The programmers reading this will probably think “yes cause a good idea will always be a good idea, even if the graphics are crap”. And I say “True, but aren’t the good graphics and good sound the difference between a really good game idea and a really good game?”.

But before you start thinking that I’m saying that an artist should set his price, get paid and let the game sell, I have to say one thing. I do believe graphics have a huge impact on sales. Graphics may not be the single most valuable feature of your game, but they will get you views. They will get interest both sponsors and players. And even if the player tries the game just once to realize its “just graphics” the sponsor has already made some money out of that. Sponsors know this, and even FGL has stated that you should put an effort into making better graphics for your game. They will sell for more. And artists should know this. They should know their work can have a huge impact on the figures a game sells for. But they should know this going in. Not wait for the game to sell and say you want a cut. If you want a cut, say it right away. Say you charge $$$ plus a cut. Say you will only take a cut, or say you want to get paid and not have to worry about if it sells or not. Some programmers won’t give you the option of a cut, so figure out how much you think your work is worth for the overall value of the game.

Now if you’re an artist on a collaborating format with a coder, then both are, in my view, worth the same cut as long as they both work at their best abilities. Maybe the graphics won’t be the best, or the game won’t have as many features or the sounds aren’t perfect as expected, but the point is that all the team did their best.

Programmers should realize that graphics can make a game a completely different experience, and game artists should know that there a good chance their creations need some code to actually turn into games. AND they should BOTH realize that the best creations come from collaboration, from sharing of knowledge and know-how and from being a development force.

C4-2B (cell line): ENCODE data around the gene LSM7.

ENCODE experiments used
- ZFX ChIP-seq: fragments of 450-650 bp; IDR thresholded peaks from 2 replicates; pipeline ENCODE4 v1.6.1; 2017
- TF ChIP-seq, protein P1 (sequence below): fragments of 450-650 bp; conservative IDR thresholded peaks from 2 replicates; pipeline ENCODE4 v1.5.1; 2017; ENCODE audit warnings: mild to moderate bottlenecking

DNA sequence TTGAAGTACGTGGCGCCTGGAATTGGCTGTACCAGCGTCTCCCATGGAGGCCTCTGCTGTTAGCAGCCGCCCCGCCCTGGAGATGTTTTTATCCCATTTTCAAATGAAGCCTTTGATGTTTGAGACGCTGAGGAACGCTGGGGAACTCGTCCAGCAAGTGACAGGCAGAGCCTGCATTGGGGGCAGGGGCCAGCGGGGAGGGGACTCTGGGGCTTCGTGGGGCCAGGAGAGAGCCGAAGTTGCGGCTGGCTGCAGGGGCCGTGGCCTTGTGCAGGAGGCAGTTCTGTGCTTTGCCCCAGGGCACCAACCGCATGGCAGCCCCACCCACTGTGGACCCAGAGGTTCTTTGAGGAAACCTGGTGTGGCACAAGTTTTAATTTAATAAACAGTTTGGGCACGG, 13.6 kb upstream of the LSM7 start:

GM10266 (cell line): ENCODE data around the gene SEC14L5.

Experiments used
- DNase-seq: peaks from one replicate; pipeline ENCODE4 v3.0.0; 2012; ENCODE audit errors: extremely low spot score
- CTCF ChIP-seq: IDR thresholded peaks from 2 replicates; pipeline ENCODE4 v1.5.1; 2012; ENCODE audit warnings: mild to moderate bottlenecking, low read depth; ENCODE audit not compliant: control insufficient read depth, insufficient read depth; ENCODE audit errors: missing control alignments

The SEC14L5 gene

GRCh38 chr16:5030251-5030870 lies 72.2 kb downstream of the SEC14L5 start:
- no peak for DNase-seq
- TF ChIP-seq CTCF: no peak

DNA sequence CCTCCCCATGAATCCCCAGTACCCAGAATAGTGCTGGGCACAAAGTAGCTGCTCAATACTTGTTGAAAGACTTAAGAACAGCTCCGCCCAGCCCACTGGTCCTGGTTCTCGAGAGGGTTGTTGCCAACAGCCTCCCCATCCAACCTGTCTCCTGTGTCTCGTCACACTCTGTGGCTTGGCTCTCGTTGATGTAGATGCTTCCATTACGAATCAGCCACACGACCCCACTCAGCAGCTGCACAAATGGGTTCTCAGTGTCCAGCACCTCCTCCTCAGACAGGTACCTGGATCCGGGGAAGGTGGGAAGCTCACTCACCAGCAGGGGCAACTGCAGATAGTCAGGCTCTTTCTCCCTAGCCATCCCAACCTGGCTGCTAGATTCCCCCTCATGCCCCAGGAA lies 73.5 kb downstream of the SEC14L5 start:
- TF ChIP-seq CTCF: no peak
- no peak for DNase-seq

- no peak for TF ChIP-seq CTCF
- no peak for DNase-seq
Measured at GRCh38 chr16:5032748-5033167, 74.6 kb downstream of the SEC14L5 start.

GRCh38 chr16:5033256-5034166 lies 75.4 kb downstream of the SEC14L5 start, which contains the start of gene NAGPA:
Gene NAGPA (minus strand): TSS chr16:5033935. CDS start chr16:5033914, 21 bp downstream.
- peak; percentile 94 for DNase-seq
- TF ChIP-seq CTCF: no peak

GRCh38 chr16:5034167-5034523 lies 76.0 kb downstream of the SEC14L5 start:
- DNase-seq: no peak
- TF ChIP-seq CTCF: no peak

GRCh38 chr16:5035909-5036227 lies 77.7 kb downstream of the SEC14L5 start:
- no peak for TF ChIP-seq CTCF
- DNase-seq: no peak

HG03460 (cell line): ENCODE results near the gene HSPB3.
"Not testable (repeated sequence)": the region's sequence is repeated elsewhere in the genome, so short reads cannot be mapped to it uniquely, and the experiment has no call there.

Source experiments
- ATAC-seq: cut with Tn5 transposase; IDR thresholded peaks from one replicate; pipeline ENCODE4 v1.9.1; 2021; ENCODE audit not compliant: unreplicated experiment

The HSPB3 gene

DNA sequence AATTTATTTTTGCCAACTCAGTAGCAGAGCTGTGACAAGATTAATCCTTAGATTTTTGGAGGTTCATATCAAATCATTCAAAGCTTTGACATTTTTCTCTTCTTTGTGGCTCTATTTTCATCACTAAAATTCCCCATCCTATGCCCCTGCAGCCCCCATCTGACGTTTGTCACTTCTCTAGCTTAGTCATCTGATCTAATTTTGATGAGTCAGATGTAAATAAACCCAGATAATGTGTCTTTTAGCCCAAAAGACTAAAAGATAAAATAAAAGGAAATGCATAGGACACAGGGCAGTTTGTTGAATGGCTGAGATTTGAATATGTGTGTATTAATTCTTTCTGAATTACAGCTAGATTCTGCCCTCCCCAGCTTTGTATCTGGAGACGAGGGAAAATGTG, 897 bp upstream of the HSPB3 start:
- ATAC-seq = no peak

Programmers will most of the time have the upper hand, because they can code. That means they can make games. Doesn’t mean they can make a good game.

I’ve seen mediocre programmers make huge sales, and I’ve seen people bored to death with amazing graphics. It’s not the graphics that make the game, it’s not the code either, and it’s not just the idea. It’s the game that makes the game.

So, on a final note, if you’re a developer, looking for people to work with you, be fair. Sure, it’s nice to get more money than the other person. But is it really worth it in the long run? How many people will want to work with you? How many times will you have to resort to inexperienced cheaper people, who will not be able to deliver content that is above par?

And I don’t mean just art. We’ve hired a programmer to make a game. He’s good. We want to work with him again. We have to make sure that all parts are satisfied.

In the game development community, there seems to be an ambient of symbiotic relation between the logic and the art. But I’ve never seen so much discussion about it as in flash community. Probably because most programmers have to pay for their art. Its like it’s a war. And as Sun Tzu said: “There is no instance of a nation benefiting from prolonged warfare.”